The only thing I would expect you to worry about is to ensure you have reasons for your ethnic groups. Why have you chosen them? If it is nothing more than the exoticising of the story, co-opting exisiting culture to lend your own invention some gravitas, you will find people might be quicker to anger.

It's like the recent revelation that Lando Calrissian is pansexual, in the Solo movie. LGBTQ groups were up in arms over that as it was an unecessary tweak, and not represented in the plot/script for it to have been justifed as such. I believe the common term for this in relation to sexuality is Dumbledore-something (But I've not read or seen H Potter so I can't recall!). So if you're just using those cultures because they're 'cool', you might have a bit of work on your hands convincing people of those heritages why you had to cast them as such.

I hate referring to my own work in cases like this, as I'm not a proven author, and also I think it's highly subjective and conceited, however.... my story is full of corrupt clergy, racism, mental health and drug abuse; they're there because they have to be there not because I fancied being 'edgy'.

On a more general note, as long as you do your research/common sense due diligence, I say go for it. Whenever the question of offending people in art comes up, try to think of:

Marcel Duchamp, Salvador Dali, Frida Kahlo Damien Hirst, Georgia O'Keefe, Nabokov, Pina Bausch, Huxley, George Orwell, Salman Rushdie, Engels & Marx, David Lynch, Madonna, Afrikka Bambaataa, Public Enemy, Adam Ant, NWA, The Sex Pistols, even the Bible itself...

And where would we be without Walter White? A drug dealing hero?

Okay, so it's a little specious to compare these with what we do (hell, why not, though?!) in our little stories... But you get my point, I hope.

pH

Edit: Although 'Ducamp' sounds funnier, I think Marcel would object to the typo...
 
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#12
I mentioned this in another thread (which I cannot point you to in that the post is now gone), however, it is assured that you will offend someone.

Historically, Asian people, just like those European, just like those African, just like those American (N/C/S), have long embraced racial bias based on in reality, national lines. Yes, there are slightly different lines of genetics, vastly different cultures and so on, yet oddly their defining point is some invisible line on a map.

So, of the 'nationalities' you pointed out, you will discover vast swaths of people who will 'make it a point' to be offended. Their represented culture should be the hero. The other represented cultures should be the bad guys or fools. Their nationality ALONE should be the focal point with all others in orbit around it. The list goes on, every possible combination or scenario of bias you can dream up, they'll come up with more... So, that leaves you with two options if you want to offend no one.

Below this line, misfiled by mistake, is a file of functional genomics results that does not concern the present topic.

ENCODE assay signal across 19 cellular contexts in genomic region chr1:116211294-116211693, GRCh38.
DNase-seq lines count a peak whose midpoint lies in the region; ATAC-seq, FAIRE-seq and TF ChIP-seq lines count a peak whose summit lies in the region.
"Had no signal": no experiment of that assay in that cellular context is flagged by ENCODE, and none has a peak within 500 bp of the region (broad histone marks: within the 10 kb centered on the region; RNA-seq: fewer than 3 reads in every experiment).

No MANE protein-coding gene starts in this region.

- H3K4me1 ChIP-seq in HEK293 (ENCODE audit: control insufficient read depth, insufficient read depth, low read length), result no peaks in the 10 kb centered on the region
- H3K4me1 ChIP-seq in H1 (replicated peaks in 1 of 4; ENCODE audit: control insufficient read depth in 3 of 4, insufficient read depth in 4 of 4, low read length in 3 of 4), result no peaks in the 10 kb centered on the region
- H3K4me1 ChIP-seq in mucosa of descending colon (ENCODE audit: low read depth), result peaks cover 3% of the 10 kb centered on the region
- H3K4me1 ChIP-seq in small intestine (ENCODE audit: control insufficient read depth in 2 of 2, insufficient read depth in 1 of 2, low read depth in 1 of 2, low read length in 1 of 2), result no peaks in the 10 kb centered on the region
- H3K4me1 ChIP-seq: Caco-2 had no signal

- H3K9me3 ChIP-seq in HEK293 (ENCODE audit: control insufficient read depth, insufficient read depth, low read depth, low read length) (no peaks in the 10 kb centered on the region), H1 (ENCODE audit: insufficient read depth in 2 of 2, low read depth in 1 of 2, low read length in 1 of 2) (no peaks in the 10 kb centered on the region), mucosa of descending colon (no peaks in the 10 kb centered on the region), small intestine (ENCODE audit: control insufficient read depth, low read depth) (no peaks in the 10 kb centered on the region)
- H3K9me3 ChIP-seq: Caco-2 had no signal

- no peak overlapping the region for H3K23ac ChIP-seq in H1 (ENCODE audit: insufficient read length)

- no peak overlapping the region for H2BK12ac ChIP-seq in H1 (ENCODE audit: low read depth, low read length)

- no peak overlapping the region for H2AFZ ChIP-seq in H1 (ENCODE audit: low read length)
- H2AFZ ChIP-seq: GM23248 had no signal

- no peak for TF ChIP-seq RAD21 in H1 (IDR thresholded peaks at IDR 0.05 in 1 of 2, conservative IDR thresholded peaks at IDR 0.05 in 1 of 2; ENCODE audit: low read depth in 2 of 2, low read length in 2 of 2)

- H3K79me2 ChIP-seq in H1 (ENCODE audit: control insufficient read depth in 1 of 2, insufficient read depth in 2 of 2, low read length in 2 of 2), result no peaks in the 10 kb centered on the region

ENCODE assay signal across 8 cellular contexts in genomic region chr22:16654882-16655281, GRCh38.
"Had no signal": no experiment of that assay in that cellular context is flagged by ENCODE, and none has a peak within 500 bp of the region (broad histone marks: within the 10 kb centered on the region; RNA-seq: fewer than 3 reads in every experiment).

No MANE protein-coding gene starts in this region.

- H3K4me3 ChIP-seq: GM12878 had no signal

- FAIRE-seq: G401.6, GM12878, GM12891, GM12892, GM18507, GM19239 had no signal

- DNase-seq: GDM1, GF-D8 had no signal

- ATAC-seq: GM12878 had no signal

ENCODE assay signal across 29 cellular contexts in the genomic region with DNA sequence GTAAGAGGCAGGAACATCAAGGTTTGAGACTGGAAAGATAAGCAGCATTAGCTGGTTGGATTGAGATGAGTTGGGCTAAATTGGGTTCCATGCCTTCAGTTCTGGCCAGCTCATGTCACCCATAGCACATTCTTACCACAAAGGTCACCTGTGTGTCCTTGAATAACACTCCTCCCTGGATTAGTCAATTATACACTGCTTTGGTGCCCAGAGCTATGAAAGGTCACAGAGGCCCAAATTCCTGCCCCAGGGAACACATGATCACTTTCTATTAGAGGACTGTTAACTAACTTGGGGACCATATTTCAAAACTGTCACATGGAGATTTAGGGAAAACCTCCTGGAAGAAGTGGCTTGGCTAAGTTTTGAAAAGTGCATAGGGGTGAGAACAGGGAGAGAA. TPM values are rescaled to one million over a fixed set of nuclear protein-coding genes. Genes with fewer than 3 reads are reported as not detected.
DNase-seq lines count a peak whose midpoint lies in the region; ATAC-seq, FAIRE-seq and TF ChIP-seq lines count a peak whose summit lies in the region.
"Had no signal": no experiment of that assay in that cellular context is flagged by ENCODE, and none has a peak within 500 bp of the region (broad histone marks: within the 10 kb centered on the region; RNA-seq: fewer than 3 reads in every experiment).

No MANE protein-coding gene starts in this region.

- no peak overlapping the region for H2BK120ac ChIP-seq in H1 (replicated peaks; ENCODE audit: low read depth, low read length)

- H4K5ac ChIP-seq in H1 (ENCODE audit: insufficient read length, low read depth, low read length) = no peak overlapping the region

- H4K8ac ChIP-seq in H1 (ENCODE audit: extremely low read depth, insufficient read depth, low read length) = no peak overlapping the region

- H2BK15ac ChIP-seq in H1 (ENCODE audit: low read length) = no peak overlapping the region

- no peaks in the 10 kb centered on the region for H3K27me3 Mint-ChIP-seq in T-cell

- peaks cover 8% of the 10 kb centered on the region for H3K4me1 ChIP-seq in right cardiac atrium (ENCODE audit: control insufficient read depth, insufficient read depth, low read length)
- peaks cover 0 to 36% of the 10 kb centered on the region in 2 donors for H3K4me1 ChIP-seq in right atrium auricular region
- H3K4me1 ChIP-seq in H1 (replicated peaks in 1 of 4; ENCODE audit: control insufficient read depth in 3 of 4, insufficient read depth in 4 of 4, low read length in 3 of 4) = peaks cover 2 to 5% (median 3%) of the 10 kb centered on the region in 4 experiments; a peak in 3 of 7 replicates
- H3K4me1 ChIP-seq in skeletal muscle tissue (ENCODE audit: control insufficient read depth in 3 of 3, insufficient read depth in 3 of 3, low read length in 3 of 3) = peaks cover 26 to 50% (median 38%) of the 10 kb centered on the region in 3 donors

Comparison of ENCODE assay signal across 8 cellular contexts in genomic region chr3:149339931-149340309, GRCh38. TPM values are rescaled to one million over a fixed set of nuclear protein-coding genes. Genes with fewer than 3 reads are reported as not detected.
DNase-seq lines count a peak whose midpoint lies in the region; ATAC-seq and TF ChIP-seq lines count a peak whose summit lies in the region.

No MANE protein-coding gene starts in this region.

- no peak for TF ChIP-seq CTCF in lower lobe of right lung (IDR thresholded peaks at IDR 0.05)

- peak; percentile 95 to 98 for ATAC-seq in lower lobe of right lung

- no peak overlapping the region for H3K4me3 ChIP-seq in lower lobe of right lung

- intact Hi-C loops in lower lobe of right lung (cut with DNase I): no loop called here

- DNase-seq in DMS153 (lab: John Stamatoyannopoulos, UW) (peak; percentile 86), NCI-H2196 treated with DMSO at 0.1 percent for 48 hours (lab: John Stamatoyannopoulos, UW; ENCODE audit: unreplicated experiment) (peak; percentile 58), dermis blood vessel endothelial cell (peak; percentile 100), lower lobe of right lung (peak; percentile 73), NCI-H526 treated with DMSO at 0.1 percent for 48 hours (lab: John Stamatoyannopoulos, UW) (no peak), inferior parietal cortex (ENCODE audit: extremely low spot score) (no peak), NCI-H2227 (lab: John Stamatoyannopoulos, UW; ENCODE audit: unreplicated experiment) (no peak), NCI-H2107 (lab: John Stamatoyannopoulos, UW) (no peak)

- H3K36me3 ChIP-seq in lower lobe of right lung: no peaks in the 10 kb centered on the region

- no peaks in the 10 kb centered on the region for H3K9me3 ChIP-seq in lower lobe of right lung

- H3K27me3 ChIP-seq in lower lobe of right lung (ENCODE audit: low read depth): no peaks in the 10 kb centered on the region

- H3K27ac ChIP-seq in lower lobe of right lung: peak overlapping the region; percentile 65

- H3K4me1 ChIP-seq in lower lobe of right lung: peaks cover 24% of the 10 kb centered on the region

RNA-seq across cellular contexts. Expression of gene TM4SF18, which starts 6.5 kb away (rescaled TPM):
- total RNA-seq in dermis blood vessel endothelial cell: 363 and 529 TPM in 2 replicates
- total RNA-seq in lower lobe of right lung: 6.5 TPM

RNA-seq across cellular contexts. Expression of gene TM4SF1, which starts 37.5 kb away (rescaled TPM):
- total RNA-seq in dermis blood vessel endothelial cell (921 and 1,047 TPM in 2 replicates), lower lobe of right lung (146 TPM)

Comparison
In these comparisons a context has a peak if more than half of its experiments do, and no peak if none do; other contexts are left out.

1. Don't write.
2. Invent fictional nationalities, cultures and races (kind of the opposite extreme).

Or, just write. Be as accurate as you can about each culture (also, don't try and assume anything. Either you know/learn something implicitly, or just leave it out). Try not to gin-up drama using bias as a backdrop presenting X as superior or Y as inferior, EVEN if you can find real life examples of that same bias. And let the chips fall where they may.

Just my opinion.

K2
 

Phyrebrat

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#13
The above is an example of over-generalisation. Well-meant perhaps, but wrong. Simply wrong.

You will find minorities welcome cultural representation in the arts as long as it represents them faithfully. To say they will say their race should be the hero is grossly misinformed or ignorant.

pH
 
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#15
The above is an example of over-generalisation. Well-meant perhaps, but wrong. Simply wrong.

You will find minorities welcome cultural representation in the arts as long as it represents them faithfully. To say they will say their race should be the hero is grossly misinformed or ignorant.
*Sigh* Okay, this is just like the last time so clearly I'm not explaining my point well enough.

First off, I don't view anyone as a minority, population ratios regardless. I'm rather blind in that regard. That said, wherever anyone is from, you will find 'some,' not 'all,' in that culture that will go out of their way to find reason to take offence. As supposedly ignorant and misinformed as some may consider that viewpoint, I have encountered numerous examples of it in my own, indigenous, minority race... and have seen it in all others the world over.

There will always be those few who wish to erase the failings of their culture/race/nationality, glorifying those aspects instead, in the end simply projecting their biased judgments on anything other than themselves. It's unavoidable.

Someone can always find offence if they make an effort to.

K2
 

Phyrebrat

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#16
*Sigh* Okay, this is just like the last time so clearly I'm not explaining my point well enough.

First off, I don't view anyone as a minority, population ratios regardless. I'm rather blind in that regard. That said, wherever anyone is from, you will find 'some,' not 'all,' in that culture that will go out of their way to find reason to take offence. As supposedly ignorant and misinformed as some may consider that viewpoint, I have encountered numerous examples of it in my own, indigenous, minority race... and have seen it in all others the world over.